Wait, hold on a second, all this voting lust has blinded me—what am I actually voting for here?

New York City's Public Advocate is supposed to act as a watchdog over City Hall and the current administration. They can introduce and co-sponsor legislation into the City Council, investigate complaints, file lawsuits, and use their municipal megaphone to, yes, advocate on behalf of New Yorkers. The position comes with a small staff and a $165,000 annual salary. In the event the mayor is unable to serve, the Public Advocate steps in to fill the void.

Because the Public Advocate's duties are somewhat nebulous (critics say "good for nothing"), the office has become a platform for ambitious politicians who have their sights set on bigger prizes: the reason we are having this special election is to fill the seat vacated by former Public Advocate Letitia James, who was elected to be the New York State Attorney General in November (City Council Speaker Corey Johnson is the acting Public Advocate in the meantime). Mayor Bill de Blasio was also a Public Advocate, as was almost-mayor Mark Green.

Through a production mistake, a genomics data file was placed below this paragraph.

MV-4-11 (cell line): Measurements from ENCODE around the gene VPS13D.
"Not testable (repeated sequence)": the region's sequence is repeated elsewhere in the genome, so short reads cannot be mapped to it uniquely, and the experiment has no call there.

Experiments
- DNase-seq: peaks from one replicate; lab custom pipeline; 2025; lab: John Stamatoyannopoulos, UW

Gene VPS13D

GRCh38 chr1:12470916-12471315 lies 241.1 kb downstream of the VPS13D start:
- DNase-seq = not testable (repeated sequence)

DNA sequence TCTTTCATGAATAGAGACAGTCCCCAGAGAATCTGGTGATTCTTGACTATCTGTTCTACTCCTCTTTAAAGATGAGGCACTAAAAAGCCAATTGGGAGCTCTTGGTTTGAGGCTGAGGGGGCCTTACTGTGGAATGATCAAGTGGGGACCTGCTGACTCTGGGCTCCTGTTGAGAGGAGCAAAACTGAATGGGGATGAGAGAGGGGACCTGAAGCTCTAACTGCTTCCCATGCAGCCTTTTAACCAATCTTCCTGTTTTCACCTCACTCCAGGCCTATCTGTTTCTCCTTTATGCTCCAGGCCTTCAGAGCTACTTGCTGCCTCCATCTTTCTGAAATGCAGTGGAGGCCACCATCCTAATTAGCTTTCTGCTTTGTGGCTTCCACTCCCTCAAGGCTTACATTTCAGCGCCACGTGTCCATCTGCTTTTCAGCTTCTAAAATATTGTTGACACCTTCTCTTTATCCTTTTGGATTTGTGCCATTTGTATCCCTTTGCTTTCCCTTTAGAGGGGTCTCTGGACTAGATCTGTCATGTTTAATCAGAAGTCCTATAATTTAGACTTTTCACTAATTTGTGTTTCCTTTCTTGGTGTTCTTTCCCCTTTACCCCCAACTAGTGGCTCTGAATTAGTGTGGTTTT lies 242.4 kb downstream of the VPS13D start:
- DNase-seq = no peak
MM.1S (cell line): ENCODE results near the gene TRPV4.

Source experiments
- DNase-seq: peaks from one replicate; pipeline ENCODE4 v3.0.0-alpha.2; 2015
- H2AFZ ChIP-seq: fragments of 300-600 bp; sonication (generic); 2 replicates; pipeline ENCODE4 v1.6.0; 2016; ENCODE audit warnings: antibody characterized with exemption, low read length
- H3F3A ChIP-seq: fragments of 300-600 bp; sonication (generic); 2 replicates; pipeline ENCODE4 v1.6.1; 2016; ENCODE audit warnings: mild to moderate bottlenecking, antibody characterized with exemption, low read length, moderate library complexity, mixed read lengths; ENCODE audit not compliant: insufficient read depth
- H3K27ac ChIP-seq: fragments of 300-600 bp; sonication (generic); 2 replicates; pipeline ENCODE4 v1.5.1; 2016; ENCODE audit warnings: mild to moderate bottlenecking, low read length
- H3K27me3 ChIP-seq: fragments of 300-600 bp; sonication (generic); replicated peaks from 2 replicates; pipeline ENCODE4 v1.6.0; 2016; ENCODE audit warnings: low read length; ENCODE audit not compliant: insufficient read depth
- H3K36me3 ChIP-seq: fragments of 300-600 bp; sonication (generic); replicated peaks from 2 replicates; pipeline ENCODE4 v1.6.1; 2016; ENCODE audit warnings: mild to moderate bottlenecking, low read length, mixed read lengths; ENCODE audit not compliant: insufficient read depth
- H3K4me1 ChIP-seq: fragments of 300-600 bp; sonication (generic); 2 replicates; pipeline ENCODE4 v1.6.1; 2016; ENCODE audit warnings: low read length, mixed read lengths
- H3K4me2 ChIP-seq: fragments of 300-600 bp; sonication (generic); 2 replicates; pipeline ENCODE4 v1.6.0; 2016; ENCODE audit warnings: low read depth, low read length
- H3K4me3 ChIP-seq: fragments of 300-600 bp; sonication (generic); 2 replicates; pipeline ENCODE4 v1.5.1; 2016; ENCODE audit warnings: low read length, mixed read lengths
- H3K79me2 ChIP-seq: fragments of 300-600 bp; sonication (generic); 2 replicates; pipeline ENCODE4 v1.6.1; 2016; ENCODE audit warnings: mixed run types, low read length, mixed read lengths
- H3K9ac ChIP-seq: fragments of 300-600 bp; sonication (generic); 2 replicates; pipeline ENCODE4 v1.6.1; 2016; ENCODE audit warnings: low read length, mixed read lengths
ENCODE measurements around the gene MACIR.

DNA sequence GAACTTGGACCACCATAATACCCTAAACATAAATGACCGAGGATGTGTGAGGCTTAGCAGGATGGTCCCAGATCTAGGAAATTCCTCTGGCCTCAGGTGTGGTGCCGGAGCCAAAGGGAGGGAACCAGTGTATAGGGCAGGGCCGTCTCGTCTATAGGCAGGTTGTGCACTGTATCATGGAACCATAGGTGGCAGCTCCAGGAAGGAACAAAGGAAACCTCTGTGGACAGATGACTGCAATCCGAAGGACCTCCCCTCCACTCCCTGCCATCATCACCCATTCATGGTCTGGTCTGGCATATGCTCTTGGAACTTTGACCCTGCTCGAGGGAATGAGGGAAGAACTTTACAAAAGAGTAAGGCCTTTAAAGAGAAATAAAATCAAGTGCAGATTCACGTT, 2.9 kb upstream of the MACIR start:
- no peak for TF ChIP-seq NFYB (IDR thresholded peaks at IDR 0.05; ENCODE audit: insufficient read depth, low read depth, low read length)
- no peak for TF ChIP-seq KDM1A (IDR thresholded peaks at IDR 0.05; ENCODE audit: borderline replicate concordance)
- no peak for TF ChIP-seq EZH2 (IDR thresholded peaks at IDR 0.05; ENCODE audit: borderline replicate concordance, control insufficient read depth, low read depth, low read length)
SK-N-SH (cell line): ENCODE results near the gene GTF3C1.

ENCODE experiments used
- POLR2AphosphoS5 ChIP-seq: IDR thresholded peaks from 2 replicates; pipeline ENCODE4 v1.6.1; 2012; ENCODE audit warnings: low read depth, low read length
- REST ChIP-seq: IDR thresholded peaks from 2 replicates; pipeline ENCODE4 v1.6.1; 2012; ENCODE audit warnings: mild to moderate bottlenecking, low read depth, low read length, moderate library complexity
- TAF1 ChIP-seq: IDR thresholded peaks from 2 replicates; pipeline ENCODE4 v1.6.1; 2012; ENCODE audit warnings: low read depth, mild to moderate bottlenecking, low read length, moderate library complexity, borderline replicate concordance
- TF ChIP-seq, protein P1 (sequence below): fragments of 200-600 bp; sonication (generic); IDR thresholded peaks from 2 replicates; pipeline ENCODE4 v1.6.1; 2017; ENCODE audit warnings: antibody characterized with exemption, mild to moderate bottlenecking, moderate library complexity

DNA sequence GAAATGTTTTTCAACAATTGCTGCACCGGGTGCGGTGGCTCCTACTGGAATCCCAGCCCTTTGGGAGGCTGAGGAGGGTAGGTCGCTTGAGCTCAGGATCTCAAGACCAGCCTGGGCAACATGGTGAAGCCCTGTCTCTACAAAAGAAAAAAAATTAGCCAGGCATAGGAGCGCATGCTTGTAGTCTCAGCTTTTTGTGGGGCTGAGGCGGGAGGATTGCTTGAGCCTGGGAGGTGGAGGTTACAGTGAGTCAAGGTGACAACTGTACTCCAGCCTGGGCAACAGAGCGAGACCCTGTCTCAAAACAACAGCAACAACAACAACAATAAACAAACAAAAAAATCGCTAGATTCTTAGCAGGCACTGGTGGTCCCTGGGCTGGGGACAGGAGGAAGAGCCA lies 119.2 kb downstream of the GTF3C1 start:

Who is running? A handful of seasoned politicians with a fresh face or two sprinkled in? I want to have enough time to thoughtfully weigh all my options.

Ha ha ha. There are SEVENTEEN candidates on the ballot (hey, it could have been 23). WNYC's Brigid Bergin has written about some of them in her series on the special election, and so has Gothamist's Ross Barkan. Some notable candidates include the former City Council Speaker, three current State Assembly Members and four current City Council Members. There are Democrats and Republicans. Assembly Member Latrice Walker is on the ballot, but says she no longer wants to run. Tricky!

Here are the candidates in the order in which they'll appear on the ballot, courtesy of the good people at Gotham Gazette, but minus Latrice Walker who would prefer it if nobody votes for her:


  • Former City Council Speaker Melissa Mark-Viverito

  • Assemblymember Michael Blake

  • Attorney Dawn Smalls

  • City Council Member Eric Ulrich

  • City Council Member Ydanis Rodriguez

  • Assemblymember Daniel O’Donnell

  • Assemblymember Ron Kim